aortic dilatation

Marfan Syndrome

Clinical Characteristics
Ocular Features: 

Marfan syndrome typically has skeletal, ocular and cardiovascular abnormalities.  The globe is elongated creating an axial myopia and increasing the risk of rhegmatogenous retinal detachments.  Ectopia lentis is, of course, the classical ocular feature and is often if not always congenital with some progression.  The lenses most frequently dislocate superiorly and temporally and dilating the pupils often reveals broken and retracted lens zonules.  Phacodenesis and iridodenesis are commonly present even in the absence of evident lens dislocations. Cataracts develop several decades earlier than in unaffected individuals. The cornea is generally several diopters flatter than normal and there is an increased risk of open angle glaucoma.  There is considerable clinical variation among patients.

Systemic Features: 

Patients with the Marfan phenotype are usually tall with disproportionately long limbs (dolichostenomelia) and digits (arachnodactyly).   Patients frequently have scoliosis or kyphoscoliosis.  The joints are lax and hyperflexible although contractures can also occur.  The sternum is often deformed, either as a pectus excavatum, or sometimes pectus carinatum.  The hard palate is high and narrow resulting in crowding of the teeth and maloccclusion.  The defect in fibrillin is responsible for the weakness in connective tissue that leads to frequent cardiac valve malfunction, especially insufficiency of the aortic valve resulting from aortic dilatation, tear, and rupture.  The latter is often life-threatening as aortic dissection can be fatal.  Mitral valve prolapse is seen as well.  Cardiovascular disease is primarily responsible for the shortened life expectancy in this disease, more pronounced among males.


As many as 25% of cases are caused by new mutations, but familial cases usually follow an autosomal dominant pattern of inheritance.  Autosomal recessive inheritance is claimed for several individuals in a consanguineous Turkish family.  Mutations in the fibrillin-1 gene (FBN1) on chromosome 15 (15q21.1) are considered responsible for the typical phenotype.  The exact nature of the fibrillin defect is unknown but the result is a generalized weakness in connective tissue.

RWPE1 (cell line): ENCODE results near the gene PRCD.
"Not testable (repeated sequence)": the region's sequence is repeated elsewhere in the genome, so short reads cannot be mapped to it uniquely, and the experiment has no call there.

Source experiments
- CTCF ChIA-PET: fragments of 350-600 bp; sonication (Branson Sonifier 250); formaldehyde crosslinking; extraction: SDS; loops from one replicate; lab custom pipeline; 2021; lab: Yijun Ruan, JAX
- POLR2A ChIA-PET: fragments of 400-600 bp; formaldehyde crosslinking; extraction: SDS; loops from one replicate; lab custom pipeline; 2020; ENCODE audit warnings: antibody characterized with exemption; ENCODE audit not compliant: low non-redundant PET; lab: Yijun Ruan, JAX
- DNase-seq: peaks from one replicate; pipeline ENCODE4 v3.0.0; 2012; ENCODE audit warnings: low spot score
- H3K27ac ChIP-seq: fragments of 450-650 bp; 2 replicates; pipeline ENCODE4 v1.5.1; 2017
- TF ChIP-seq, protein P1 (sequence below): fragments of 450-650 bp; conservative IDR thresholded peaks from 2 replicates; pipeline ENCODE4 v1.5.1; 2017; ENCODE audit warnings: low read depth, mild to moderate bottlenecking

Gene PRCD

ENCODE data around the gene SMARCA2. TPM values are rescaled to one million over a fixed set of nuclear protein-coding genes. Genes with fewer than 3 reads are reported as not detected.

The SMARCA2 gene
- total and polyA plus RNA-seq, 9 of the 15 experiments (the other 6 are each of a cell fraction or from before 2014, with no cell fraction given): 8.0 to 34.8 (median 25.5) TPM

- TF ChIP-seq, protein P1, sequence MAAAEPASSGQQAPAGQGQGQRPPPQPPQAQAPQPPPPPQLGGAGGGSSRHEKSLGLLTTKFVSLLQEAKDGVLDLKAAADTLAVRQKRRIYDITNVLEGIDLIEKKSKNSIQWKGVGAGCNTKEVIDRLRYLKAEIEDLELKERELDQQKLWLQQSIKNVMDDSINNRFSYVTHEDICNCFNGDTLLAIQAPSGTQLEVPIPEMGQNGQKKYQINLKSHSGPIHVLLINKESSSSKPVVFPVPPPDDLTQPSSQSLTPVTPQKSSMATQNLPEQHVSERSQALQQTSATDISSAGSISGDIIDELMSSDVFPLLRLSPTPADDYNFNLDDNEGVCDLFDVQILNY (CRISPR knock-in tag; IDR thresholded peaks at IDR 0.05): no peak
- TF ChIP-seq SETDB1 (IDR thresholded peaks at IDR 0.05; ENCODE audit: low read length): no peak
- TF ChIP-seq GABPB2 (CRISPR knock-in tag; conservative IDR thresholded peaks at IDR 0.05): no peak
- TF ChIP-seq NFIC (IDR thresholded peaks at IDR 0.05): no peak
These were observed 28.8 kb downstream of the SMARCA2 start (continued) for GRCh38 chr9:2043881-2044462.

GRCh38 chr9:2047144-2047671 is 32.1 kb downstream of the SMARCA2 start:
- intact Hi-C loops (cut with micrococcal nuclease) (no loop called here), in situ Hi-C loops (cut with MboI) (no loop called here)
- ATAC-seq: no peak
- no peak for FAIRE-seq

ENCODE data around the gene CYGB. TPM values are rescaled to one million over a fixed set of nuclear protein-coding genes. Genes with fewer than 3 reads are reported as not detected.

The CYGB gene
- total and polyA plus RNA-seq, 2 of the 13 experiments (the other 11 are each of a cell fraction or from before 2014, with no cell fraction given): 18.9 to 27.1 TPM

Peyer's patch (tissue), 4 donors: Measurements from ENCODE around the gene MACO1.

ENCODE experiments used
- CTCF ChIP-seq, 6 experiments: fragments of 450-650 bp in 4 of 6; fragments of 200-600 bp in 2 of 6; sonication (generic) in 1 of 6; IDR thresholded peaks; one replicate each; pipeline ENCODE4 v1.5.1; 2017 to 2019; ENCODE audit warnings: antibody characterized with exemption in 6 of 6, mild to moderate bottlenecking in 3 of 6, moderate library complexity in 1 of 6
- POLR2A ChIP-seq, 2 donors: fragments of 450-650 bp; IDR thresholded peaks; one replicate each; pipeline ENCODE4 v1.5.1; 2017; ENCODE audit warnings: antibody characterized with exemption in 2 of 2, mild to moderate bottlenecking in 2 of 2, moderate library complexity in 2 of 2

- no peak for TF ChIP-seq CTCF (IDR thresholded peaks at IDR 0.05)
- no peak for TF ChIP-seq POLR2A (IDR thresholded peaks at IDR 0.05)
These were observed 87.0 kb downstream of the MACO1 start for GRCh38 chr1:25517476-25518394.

The same gene is mutant in the autosomal dominant form of the Weill-Marchesani syndrome (608328) which is allelic to the Marfan syndrome.

Mutations in FBN1 have also been found in cases with isolated autosomal dominant ectopia lentis (129600).

Autosomal dominant
Treatment Options: 

Isometric exercises such as weight lifting should be avoided as should contact sports in which blunt trauma to the chest may occur because of the weakened aortic wall due to cystic changes that predispose the athlete to aortic dissection.  A dislocated and/or cataractous lens may need to be removed from the visual axis, and, of course, periodic retinal examinations for retinal holes and retinal detachments should be made.   Beta-adrenergic blockade reduces the risk of aortic dilatation and improves survival.

Pravastatin has been reported to reduce aortic dilation in marfan mice.

Article Title: 

Pravastatin reduces marfan aortic dilation

McLoughlin D, McGuinness J, Byrne J, Terzo E, Huuskonen V, McAllister H, Black A, Kearney S, Kay E, Hill AD, Dietz HC, Redmond JM. Pravastatin reduces marfan aortic dilation. Circulation. 2011 Sep 13;124(11 Suppl):S168-73.

PubMed ID: 
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